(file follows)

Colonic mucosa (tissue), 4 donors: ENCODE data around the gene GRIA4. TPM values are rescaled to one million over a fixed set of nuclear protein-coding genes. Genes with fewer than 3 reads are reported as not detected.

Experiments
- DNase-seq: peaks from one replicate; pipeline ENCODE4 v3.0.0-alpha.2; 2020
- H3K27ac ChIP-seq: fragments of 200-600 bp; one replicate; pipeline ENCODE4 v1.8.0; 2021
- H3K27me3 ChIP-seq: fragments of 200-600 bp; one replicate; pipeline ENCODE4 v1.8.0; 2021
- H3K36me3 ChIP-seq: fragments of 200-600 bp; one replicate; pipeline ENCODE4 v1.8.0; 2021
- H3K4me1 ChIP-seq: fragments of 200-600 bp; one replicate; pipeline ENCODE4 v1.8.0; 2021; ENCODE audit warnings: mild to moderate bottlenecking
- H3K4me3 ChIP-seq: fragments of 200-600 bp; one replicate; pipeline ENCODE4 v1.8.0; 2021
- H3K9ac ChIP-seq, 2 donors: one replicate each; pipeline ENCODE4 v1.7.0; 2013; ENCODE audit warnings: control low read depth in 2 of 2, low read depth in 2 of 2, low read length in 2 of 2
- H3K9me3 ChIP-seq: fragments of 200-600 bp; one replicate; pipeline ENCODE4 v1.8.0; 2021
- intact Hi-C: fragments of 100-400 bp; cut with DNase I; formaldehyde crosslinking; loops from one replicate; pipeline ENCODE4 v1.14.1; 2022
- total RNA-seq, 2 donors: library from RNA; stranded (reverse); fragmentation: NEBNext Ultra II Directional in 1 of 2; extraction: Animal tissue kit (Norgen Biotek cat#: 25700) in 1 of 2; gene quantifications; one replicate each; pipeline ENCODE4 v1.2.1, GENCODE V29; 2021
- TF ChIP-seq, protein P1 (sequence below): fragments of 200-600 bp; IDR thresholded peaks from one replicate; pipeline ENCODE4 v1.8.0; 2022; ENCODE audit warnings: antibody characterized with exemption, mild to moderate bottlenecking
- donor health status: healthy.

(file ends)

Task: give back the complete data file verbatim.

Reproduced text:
Colonic mucosa (tissue), 4 donors: ENCODE data around the gene GRIA4. TPM values are rescaled to one million over a fixed set of nuclear protein-coding genes. Genes with fewer than 3 reads are reported as not detected.

Experiments
- DNase-seq: peaks from one replicate; pipeline ENCODE4 v3.0.0-alpha.2; 2020
- H3K27ac ChIP-seq: fragments of 200-600 bp; one replicate; pipeline ENCODE4 v1.8.0; 2021
- H3K27me3 ChIP-seq: fragments of 200-600 bp; one replicate; pipeline ENCODE4 v1.8.0; 2021
- H3K36me3 ChIP-seq: fragments of 200-600 bp; one replicate; pipeline ENCODE4 v1.8.0; 2021
- H3K4me1 ChIP-seq: fragments of 200-600 bp; one replicate; pipeline ENCODE4 v1.8.0; 2021; ENCODE audit warnings: mild to moderate bottlenecking
- H3K4me3 ChIP-seq: fragments of 200-600 bp; one replicate; pipeline ENCODE4 v1.8.0; 2021
- H3K9ac ChIP-seq, 2 donors: one replicate each; pipeline ENCODE4 v1.7.0; 2013; ENCODE audit warnings: control low read depth in 2 of 2, low read depth in 2 of 2, low read length in 2 of 2
- H3K9me3 ChIP-seq: fragments of 200-600 bp; one replicate; pipeline ENCODE4 v1.8.0; 2021
- intact Hi-C: fragments of 100-400 bp; cut with DNase I; formaldehyde crosslinking; loops from one replicate; pipeline ENCODE4 v1.14.1; 2022
- total RNA-seq, 2 donors: library from RNA; stranded (reverse); fragmentation: NEBNext Ultra II Directional in 1 of 2; extraction: Animal tissue kit (Norgen Biotek cat#: 25700) in 1 of 2; gene quantifications; one replicate each; pipeline ENCODE4 v1.2.1, GENCODE V29; 2021
- TF ChIP-seq, protein P1 (sequence below): fragments of 200-600 bp; IDR thresholded peaks from one replicate; pipeline ENCODE4 v1.8.0; 2022; ENCODE audit warnings: antibody characterized with exemption, mild to moderate bottlenecking
- donor health status: healthy.